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Curr HIV/AIDS Rep. 2014 Sep;11(3):353-62. doi: 10.1007/s11904-014-0223-y.

Treatment of HIV in the CNS: effects of antiretroviral therapy and the promise of non-antiretroviral therapeutics.

Author information

1
Department of Medicine, Brigham and Women's Hospital, 75 Francis St, Boston, MA, 02115, USA, mpeluso@partners.org.

Abstract

The growing recognition of the burden of neurologic disease associated with HIV infection in the last decade has led to renewed efforts to characterize the pathophysiology of the virus within the central nervous system (CNS). The concept of the AIDS-dementia complex is now better understood as a spectrum of HIV-associated neurocognitive disorders (HAND), which range from asymptomatic disease to severe impairment. Recent work has shown that even optimally treated patients can experience not only persistent HAND, but also the development of new neurologic abnormalities despite viral suppression. This has thrown into question what the impact of antiretroviral therapy has been on the incidence and prevalence of neurocognitive dysfunction. In this context, the last few years have seen a concentrated effort to identify the effects that antiretroviral therapy has on the neurologic manifestations of HIV and to develop therapeutic modalities that might specifically alter the trajectory of HIV within the CNS.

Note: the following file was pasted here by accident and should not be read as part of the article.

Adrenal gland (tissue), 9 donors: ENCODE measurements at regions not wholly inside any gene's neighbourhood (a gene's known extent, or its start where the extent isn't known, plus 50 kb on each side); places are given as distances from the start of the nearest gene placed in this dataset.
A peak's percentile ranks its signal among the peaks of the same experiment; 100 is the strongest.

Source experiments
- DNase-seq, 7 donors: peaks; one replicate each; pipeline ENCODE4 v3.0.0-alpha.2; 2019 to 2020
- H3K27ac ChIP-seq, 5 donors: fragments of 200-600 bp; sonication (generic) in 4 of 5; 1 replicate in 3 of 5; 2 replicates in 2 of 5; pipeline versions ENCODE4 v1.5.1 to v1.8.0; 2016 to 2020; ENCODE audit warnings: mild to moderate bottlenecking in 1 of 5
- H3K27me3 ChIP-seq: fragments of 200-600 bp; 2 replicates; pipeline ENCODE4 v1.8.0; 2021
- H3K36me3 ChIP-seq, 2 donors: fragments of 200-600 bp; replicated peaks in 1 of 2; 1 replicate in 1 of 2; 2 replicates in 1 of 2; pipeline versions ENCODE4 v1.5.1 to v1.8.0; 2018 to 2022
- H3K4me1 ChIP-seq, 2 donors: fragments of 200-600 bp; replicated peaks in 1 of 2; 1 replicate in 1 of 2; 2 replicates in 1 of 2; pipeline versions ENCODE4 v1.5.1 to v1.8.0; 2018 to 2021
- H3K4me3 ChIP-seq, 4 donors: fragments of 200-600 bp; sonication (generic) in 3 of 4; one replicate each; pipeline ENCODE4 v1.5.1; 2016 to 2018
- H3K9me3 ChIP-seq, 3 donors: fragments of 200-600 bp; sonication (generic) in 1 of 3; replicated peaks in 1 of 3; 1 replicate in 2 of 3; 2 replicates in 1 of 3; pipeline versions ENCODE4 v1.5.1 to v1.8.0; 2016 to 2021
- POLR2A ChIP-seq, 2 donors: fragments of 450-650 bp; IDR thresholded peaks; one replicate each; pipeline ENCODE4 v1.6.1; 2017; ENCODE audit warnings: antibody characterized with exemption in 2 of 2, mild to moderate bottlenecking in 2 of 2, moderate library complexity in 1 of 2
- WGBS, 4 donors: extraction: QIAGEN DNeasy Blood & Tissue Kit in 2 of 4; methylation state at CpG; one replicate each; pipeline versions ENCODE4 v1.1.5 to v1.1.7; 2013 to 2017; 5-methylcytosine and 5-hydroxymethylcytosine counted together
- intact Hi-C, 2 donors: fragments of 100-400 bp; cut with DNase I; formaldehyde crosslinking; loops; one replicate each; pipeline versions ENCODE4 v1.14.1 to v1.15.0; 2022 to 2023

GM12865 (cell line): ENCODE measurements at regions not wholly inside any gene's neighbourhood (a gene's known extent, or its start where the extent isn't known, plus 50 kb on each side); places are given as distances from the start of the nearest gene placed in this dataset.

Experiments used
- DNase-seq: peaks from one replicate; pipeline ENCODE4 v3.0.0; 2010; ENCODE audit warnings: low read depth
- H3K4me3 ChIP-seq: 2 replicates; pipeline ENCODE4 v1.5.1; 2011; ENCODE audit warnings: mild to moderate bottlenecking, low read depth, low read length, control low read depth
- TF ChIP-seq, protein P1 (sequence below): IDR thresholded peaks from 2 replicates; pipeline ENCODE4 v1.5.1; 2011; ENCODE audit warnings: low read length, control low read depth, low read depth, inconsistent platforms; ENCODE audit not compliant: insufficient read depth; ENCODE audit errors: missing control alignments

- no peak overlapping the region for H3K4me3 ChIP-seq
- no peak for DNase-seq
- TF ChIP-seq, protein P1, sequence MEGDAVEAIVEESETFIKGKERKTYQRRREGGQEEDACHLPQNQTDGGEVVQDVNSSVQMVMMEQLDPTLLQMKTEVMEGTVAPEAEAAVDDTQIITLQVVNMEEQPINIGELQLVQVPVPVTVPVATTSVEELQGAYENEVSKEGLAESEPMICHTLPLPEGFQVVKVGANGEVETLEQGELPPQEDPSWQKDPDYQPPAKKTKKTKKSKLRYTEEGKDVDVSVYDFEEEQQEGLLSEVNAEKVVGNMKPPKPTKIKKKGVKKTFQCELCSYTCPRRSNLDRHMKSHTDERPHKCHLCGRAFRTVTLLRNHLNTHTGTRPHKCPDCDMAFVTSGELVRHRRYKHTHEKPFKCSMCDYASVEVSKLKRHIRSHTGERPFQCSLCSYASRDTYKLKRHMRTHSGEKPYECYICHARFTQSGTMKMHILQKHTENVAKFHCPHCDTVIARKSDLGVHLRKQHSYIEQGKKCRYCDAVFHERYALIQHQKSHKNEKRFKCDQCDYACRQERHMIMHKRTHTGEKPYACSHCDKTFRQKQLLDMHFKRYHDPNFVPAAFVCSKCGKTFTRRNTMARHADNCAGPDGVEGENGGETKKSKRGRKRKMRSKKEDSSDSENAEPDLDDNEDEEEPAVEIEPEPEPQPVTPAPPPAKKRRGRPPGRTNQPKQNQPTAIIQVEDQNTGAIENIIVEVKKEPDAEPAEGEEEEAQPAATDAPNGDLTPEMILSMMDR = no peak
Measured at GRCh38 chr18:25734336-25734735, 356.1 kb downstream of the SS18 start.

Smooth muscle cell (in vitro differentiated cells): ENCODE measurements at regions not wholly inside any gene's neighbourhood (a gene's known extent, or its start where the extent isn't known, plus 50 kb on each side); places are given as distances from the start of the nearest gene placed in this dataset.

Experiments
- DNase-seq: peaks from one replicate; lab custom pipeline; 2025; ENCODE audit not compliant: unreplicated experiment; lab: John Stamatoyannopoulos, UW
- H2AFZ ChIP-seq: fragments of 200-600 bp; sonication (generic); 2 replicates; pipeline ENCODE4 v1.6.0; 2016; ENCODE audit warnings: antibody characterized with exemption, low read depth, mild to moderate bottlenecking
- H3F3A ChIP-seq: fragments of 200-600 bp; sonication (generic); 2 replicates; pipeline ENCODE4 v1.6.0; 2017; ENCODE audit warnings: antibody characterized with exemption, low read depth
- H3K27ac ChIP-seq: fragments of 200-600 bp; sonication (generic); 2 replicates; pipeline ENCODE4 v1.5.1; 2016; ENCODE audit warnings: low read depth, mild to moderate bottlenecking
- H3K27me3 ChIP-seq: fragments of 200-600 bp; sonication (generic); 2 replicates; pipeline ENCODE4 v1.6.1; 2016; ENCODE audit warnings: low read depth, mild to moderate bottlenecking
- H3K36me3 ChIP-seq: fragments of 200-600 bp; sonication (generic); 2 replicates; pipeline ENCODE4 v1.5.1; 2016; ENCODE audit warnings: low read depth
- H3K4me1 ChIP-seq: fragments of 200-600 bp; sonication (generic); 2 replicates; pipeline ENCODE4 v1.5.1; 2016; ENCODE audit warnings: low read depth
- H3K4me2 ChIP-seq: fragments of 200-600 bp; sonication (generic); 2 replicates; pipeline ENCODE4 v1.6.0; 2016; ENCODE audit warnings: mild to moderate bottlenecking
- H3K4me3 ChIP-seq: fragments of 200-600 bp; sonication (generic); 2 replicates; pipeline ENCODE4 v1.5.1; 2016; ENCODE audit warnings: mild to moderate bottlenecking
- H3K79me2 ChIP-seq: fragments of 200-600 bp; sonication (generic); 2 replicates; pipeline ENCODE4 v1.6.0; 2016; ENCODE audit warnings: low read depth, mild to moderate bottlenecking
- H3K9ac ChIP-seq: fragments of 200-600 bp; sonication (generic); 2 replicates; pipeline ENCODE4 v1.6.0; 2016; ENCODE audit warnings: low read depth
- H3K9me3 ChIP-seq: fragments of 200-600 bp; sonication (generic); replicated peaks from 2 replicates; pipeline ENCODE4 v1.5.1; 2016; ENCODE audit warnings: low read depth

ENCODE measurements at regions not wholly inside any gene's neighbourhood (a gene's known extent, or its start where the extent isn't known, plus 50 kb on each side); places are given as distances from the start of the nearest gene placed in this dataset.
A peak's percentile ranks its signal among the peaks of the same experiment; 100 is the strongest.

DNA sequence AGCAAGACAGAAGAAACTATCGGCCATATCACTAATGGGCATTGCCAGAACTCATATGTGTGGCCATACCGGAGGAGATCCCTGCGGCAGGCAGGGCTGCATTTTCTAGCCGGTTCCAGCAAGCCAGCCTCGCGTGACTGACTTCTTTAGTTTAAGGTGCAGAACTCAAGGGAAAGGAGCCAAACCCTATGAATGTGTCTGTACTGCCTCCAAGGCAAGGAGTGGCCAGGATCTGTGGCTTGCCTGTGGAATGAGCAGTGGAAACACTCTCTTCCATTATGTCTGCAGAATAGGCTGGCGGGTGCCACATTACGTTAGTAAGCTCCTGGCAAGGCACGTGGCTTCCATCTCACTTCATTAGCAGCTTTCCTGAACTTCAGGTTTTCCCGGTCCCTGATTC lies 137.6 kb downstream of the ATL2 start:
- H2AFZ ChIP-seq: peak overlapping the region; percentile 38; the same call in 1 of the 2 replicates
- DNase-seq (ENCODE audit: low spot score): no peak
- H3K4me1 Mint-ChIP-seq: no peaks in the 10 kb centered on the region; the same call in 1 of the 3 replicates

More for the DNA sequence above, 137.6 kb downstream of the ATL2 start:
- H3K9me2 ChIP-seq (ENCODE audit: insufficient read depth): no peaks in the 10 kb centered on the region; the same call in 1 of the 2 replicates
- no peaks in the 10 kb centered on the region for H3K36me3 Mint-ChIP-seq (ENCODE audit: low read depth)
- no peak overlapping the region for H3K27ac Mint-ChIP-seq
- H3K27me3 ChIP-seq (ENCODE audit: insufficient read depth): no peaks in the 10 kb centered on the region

PMID:
25063356
DOI:
10.1007/s11904-014-0223-y
[Indexed for MEDLINE]

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